Sandwatch in The Maldives
Beach erosion and the dumping of garbage on beaches are among the many environmental problems being faced in the Maldives. It was against this background that Sandwatch started in the Maldives, with the goal to provide a cross-curricular, hands-on, practical approach to environmental education that will equip students and teachers, as well as their communities, with the necessary tools to cope with such environmental problems.
In 2006 a Sandwatch workshop was held at the Baa Atoll Educational Centre on the island of Eydhafushi. Twenty-eight teachers from primary and secondary schools in 13 different islands took part in the workshop, which was supported by the Atoll Ecosystem-based Conservation Project (Baa Atoll) and Live and Learn Environmental Education.
However, Sandwatch is also an approach that can be adopted by communities, and in 2006 a series of activities, supported by Live and Learn Environmental Education were undertaken. These included the development of a Sandwatch Community toolkit, which provides a step-by-step approach for communities to learn about how their beaches are changing and to begin taking action to cope with beach erosion. A short presentation about this toolkit a (PowerPoint- 700kb)lso shows how it can be adapted for other island communities.
2012: Environmental Education Workshop held in Mahe’ 27 February – 1 March 2012 to enhance their knowledge, skills and attitudes towards teaching environmental studies including key components and approaches from Sandwatch. Article on this is in the May 2012 issue of The Sandwatcher
2011: Aspects of Sandwatch being included in the science curriculum from Kindergarten to Grade 12.
2010: Two participants from the Maldives attend the Indian Ocean Sandwatch Workshop 4-8 October 2010 in Mahe, Seychelles.
2006: Sandwatch Community toolkits developed with the support of Live and Learn Environmental Education
2006: Sandwatch workshop for teachers held in Baa Atoll
On 26-27th May 2006, a Sandwatch workshop was held at the Baa Atoll Educational Centre on the island of Eydhafushi. Twenty-eight teachers from primary and secondary schools in 13 different islands took part in the workshop, which was supported by the Atoll Ecosystem-based Conservation Project (Baa Atoll) and Live and Learn Environmental Education.
The teachers enjoyed learning about the Sandwatch approach and experimenting with the methods, particularly measuring the waves, longshore currents and sand composition and concluded that Sandwatch had potential for use within the school curriculum, as well as with school environmental clubs, and that furthermore Sandwatch was a tool for raising community awareness. “Sandwatch provides knowledge and understanding that students can apply in their daily lives” and “Really it is a very interesting idea. We can make students active and they can become aware of the environment” were among the comments made by the teachers at the end of the workshop.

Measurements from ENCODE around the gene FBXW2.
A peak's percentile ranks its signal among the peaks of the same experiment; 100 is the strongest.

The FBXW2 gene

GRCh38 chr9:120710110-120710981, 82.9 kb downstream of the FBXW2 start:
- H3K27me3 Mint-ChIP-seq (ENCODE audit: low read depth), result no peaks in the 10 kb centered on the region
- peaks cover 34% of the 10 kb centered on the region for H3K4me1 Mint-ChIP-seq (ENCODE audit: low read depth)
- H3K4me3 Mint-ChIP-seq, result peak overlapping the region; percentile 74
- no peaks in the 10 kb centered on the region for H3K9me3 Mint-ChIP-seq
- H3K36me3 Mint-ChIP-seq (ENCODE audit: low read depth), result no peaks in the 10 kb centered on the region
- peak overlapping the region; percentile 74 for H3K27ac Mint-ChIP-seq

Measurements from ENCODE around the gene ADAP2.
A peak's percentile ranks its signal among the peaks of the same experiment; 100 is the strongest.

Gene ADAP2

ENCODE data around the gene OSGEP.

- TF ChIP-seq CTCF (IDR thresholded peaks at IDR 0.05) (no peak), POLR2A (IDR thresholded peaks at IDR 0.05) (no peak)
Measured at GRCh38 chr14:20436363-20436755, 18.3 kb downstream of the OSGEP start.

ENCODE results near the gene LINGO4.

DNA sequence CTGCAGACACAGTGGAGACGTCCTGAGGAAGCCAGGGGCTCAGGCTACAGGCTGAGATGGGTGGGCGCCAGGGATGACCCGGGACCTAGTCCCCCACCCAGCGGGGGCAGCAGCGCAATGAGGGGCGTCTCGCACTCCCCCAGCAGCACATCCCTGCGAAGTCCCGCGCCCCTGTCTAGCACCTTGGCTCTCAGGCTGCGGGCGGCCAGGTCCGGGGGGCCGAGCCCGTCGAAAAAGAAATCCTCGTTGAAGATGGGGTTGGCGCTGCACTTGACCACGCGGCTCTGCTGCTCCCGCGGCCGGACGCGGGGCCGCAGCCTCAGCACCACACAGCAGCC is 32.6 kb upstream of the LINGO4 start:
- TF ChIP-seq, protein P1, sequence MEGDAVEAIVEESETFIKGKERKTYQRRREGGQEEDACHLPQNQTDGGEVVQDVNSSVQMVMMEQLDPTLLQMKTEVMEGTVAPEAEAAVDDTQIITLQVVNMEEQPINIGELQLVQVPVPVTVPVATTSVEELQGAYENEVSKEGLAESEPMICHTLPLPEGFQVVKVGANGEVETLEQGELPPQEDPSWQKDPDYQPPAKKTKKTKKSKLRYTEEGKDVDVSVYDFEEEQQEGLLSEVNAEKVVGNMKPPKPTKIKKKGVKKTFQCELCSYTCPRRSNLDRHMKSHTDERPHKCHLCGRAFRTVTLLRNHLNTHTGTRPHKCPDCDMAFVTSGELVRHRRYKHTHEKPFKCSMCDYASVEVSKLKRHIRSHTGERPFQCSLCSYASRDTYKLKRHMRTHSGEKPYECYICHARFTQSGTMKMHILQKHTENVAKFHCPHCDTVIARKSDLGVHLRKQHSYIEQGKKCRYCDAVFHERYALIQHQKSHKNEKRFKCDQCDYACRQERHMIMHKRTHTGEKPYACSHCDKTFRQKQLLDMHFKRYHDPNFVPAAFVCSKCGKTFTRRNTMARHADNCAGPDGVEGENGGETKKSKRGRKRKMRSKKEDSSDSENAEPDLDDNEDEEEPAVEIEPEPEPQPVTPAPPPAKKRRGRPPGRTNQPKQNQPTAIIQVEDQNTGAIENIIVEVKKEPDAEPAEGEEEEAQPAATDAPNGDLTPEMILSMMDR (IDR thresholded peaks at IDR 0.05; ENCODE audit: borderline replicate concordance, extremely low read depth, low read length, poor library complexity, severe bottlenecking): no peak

Plans are now underway to begin an active Sandwatch programme in Baa Atoll. This could become a pilot for schools in other atolls throughout the Maldives.
Adulla Mohamed, Athira Auli, Sujau, Ministry of Evironment, Energy & Water, Maldives: Gillian Cambers, Puerto Rico
Sandwatch Updates from The Maldives and FijiSince attending the Sandwatch Regional Workshop in Seychelles in 2010, representatives from the Maldives and Fiji have been planning how to begin Sandwatch in their countries.
In The Maldives, Aminath Mohamed from the Ministry of Education, has been working to include aspects of Sandwatch in the Science curriculum from Kindergarten to Grade 12. A training workshop for primary school teachers is planned later this year.
In Fiji, Dr. Brij Lal from the Ministry of Education has been working to include some of the environmental stewardship aspects of Sandwatch into scouting and guiding activities. In particular, environmental care is being included in every scout and guide camp. This includes environmental clean-ups and tree planting activities. The 11th Fiji National Scouts Jamboree in Nadi from 22nd to 26th August focused on the theme “Nature Nurtures Scouting”. The weeklong event was attended by 1000 Scouts and all the activities were related to nature and the environment. Community work included beach clean-ups and tree planting. While opening the Jamboree the President of the Republic of Fiji, Ratu Epeli Nailatikau, said: “Scouts had access to the natural resources required for their training and survival skills and had a duty to protect the environment.”
A review of the school curriculum is underway in Fiji and environmental content is being integrated into the school curriculum starting with Years 1-4. Some of the concepts in the Sandwatch approach, e.g. observing and recording, analysing the results, and communicating with elders in the community to share their findings are included in the revised curriculum.
Also in Fiji, Morena Rigamoto from Live and Learn Environmental Education has been working to introduce a project on “Peace Building” in primary schools in Fiji. This project is being supported by the Ministry of Education. The project will introduce peace building principles to 200 schools. For those schools located on the coastline, this will be an opportunity to introduce Sandwatch. This project may also be expanded by Live and Learn to their programmes in Solomon Islands, Papua New Guinea and Vanuatu.
By Aminath Mohamed, Ministry of Education, Maldives, Brij Lal, Ministry of Education, Fiji.
Morena Rigamoto, Live and Learn Environmental Education, Fiji